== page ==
Members of the UC Berkeley School of Journalism – 2006-05-25 22:35:13
(May 23, 2006) — In 2005, 125 journalists were jailed worldwide. China led the list with 32. Cuba followed with 24. Other countries on the list include Iran, Tunisia, Burma and Uzbekistan.
These numbers, compiled by the Committee to Protect Journalists, a New York-based organization dedicated to the global defense of press freedom, are disturbing enough. Last summer, the United States joined that list of shame when Judith Miller of the New York Times was jailed for refusing to disclose a source. Now things may get worse.
We, members of the faculty of the Graduate School of Journalism at Berkeley, like to think our country, which presumably values a free press, is different, much different.
But in our country, too, the government has taken action to curb the power of the press. The latest assault involves two reporters for the San Francisco Chronicle — Mark Fainaru-Wada and Lance Williams, a part-time lecturer on our journalism faculty. They might go to jail, merely because they have done in-depth reporting and honorably refuse to hand over to the government the identity of their confidential sources.
This is not a case involving national security issues, where most clashes of government power and reporting have played out recently. As important as covering national security issues are to the press, such reporting represents an infinitesimal percentage of what journalists actually do.
This is a local case of national significance, and may decide whether reporters retain any rights to protect their confidential sources in federal court.
The reporting by Williams and Fainaru-Wada brought into the light of day widespread steroid use in baseball. From what we know, their reporting was diligent and dogged, meeting the highest standards of the field. They won significant prizes, including the George Polk Award, and published a well-received bestselling book, “Game of Shadows,” on steroid use. Their stories and the book prompted an important national conversation — and action by Major League Baseball — on the problem of steroids in sports.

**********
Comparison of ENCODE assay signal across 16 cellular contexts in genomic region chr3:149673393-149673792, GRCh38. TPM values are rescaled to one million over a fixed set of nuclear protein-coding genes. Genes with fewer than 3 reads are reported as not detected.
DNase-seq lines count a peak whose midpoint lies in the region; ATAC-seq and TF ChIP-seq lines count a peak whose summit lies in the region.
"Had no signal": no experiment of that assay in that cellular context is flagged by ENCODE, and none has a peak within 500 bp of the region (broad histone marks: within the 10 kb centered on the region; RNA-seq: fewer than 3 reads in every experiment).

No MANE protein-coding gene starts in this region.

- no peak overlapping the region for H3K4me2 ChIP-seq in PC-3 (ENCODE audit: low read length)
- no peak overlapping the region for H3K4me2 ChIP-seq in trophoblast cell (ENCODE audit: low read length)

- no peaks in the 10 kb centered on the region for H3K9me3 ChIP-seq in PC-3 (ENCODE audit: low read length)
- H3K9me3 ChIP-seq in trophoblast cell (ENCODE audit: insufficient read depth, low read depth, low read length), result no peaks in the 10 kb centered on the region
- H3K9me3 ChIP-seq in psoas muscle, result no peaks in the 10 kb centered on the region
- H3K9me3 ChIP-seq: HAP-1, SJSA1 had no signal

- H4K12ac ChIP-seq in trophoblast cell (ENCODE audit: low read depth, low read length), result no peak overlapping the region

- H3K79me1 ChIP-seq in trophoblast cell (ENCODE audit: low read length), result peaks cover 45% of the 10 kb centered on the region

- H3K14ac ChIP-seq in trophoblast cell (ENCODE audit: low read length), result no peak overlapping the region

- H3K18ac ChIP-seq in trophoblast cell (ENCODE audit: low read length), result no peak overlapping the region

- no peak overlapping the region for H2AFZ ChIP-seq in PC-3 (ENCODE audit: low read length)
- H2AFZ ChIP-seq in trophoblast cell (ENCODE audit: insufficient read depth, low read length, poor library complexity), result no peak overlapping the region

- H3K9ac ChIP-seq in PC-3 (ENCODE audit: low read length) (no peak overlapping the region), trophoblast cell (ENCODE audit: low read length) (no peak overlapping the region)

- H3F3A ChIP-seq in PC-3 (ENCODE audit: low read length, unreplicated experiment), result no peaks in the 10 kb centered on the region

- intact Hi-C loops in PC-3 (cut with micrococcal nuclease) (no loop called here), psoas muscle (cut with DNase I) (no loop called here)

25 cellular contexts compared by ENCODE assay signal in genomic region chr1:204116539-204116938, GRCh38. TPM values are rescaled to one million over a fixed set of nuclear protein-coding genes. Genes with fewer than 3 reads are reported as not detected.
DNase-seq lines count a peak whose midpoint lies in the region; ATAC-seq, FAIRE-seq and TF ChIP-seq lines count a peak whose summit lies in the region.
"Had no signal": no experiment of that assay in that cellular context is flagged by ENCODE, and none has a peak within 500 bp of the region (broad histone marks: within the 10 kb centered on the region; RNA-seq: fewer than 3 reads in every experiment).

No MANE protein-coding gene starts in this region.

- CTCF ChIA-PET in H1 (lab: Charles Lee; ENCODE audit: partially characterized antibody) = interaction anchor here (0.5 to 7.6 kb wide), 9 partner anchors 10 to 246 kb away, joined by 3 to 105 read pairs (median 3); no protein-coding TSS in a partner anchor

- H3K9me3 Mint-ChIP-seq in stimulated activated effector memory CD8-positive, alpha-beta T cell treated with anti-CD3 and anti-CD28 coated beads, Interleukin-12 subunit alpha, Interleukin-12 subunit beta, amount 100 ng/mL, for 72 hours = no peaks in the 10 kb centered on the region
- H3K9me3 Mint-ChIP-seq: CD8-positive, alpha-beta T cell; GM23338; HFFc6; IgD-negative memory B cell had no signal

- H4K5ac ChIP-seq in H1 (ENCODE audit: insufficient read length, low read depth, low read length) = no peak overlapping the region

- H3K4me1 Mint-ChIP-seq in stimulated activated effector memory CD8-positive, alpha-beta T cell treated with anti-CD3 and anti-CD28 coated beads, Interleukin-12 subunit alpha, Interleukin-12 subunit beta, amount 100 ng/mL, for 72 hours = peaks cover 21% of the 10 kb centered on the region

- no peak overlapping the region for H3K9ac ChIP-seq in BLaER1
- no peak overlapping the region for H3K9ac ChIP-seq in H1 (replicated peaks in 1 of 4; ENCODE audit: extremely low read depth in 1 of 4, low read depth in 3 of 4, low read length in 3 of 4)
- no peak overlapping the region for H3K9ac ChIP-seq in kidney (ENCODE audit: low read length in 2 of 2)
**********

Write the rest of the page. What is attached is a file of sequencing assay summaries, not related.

Now, late in the game (the Balco grand jury that has been investigating steroid use appears to have ended its work), the U.S. Justice Department wishes to punish the reporters if they do not give up their sources.
Grand jury testimony is taken in secret. No reporters are ever present. It is illegal to leak transcripts from grand-jury proceedings, but it is not illegal for reporters to possess them. Judges and prosecutors understandably seek to preserve the sanctity of the grand jury. But that is not always possible. And the solution surely is not to destroy the underpinnings of another institution — free and independent journalism.
This is a case that goes to the heart of much of the investigative reporting done in our country — the type of reporting that exposes corruption and other wrongdoing. If the government prevails, much of this reporting could dry up, and we would all be the poorer for it.
Without anonymous sources — used judiciously — readers and viewers will only read and hear what the government and others in authority want. And that makes a mockery of a free press. We must underscore that journalists do not use anonymous sources indiscriminately. Some sources are whistle-blowers. And reporters subject these unnamed sources to the same protocols of verification and crosschecking that they would if they were named sources.
Journalists do know that not all sources act from pure motives. A reporter’s promise of confidentiality may in fact protect the malicious at times, or people who break the law. And journalists know they may make criminal investigations and prosecutions more difficult.
But law does protect the confidentiality of conversations between lawyers and their clients, clergy and their penitents, and between spouses for good reason. The alternative would be legal chaos. We believe the case of Williams and Fainaru-Wada is of paramount importance to journalists and the public. We urge journalists to rally in support of these two reporters. And we hope that the larger public will also rise to their defense.
This commentary was submitted by Joan Bieder, Robert Calo, Lydia Chavez, William Drummond, John Else, Tom Goldstein, Cynthia Gorney, Paul Grabowicz, Robert B. Gunnison, Neil Henry, Tom Leonard, Ken Light, Marcia Parker, Michael Pollan, Susan Rasky, Orville Schell and Carolyn Wakeman. All teach at UC Berkeley’s Graduate School of Journalism.
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